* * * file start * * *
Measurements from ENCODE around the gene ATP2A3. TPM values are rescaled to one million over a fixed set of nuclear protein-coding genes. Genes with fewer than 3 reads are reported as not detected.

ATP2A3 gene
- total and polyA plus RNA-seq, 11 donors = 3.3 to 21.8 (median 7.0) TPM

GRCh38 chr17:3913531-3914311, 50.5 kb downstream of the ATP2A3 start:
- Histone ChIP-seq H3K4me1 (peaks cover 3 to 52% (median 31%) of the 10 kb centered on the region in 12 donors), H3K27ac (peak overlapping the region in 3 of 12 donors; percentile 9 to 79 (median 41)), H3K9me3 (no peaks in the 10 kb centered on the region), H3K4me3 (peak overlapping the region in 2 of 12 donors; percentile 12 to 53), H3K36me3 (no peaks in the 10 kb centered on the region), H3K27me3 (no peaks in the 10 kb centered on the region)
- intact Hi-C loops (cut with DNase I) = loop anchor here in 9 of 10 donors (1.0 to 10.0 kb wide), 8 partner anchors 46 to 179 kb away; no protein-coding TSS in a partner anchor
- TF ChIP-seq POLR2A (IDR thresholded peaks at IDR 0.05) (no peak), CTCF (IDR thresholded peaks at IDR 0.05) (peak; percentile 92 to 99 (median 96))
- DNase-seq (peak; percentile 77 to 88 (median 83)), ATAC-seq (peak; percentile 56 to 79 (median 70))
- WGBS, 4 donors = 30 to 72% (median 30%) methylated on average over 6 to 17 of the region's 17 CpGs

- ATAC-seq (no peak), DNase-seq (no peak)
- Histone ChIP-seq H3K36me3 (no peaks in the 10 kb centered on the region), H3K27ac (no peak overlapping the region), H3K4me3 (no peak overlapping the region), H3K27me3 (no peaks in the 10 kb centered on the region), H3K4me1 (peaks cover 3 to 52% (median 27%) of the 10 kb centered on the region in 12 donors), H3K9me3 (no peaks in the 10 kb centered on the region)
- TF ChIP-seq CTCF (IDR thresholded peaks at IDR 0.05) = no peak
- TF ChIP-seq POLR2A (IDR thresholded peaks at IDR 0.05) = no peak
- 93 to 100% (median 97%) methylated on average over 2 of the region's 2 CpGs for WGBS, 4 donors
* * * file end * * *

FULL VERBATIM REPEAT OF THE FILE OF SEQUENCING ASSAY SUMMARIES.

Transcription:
Measurements from ENCODE around the gene ATP2A3. TPM values are rescaled to one million over a fixed set of nuclear protein-coding genes. Genes with fewer than 3 reads are reported as not detected.

ATP2A3 gene
- total and polyA plus RNA-seq, 11 donors = 3.3 to 21.8 (median 7.0) TPM

GRCh38 chr17:3913531-3914311, 50.5 kb downstream of the ATP2A3 start:
- Histone ChIP-seq H3K4me1 (peaks cover 3 to 52% (median 31%) of the 10 kb centered on the region in 12 donors), H3K27ac (peak overlapping the region in 3 of 12 donors; percentile 9 to 79 (median 41)), H3K9me3 (no peaks in the 10 kb centered on the region), H3K4me3 (peak overlapping the region in 2 of 12 donors; percentile 12 to 53), H3K36me3 (no peaks in the 10 kb centered on the region), H3K27me3 (no peaks in the 10 kb centered on the region)
- intact Hi-C loops (cut with DNase I) = loop anchor here in 9 of 10 donors (1.0 to 10.0 kb wide), 8 partner anchors 46 to 179 kb away; no protein-coding TSS in a partner anchor
- TF ChIP-seq POLR2A (IDR thresholded peaks at IDR 0.05) (no peak), CTCF (IDR thresholded peaks at IDR 0.05) (peak; percentile 92 to 99 (median 96))
- DNase-seq (peak; percentile 77 to 88 (median 83)), ATAC-seq (peak; percentile 56 to 79 (median 70))
- WGBS, 4 donors = 30 to 72% (median 30%) methylated on average over 6 to 17 of the region's 17 CpGs

- ATAC-seq (no peak), DNase-seq (no peak)
- Histone ChIP-seq H3K36me3 (no peaks in the 10 kb centered on the region), H3K27ac (no peak overlapping the region), H3K4me3 (no peak overlapping the region), H3K27me3 (no peaks in the 10 kb centered on the region), H3K4me1 (peaks cover 3 to 52% (median 27%) of the 10 kb centered on the region in 12 donors), H3K9me3 (no peaks in the 10 kb centered on the region)
- TF ChIP-seq CTCF (IDR thresholded peaks at IDR 0.05) = no peak
- TF ChIP-seq POLR2A (IDR thresholded peaks at IDR 0.05) = no peak
- 93 to 100% (median 97%) methylated on average over 2 of the region's 2 CpGs for WGBS, 4 donors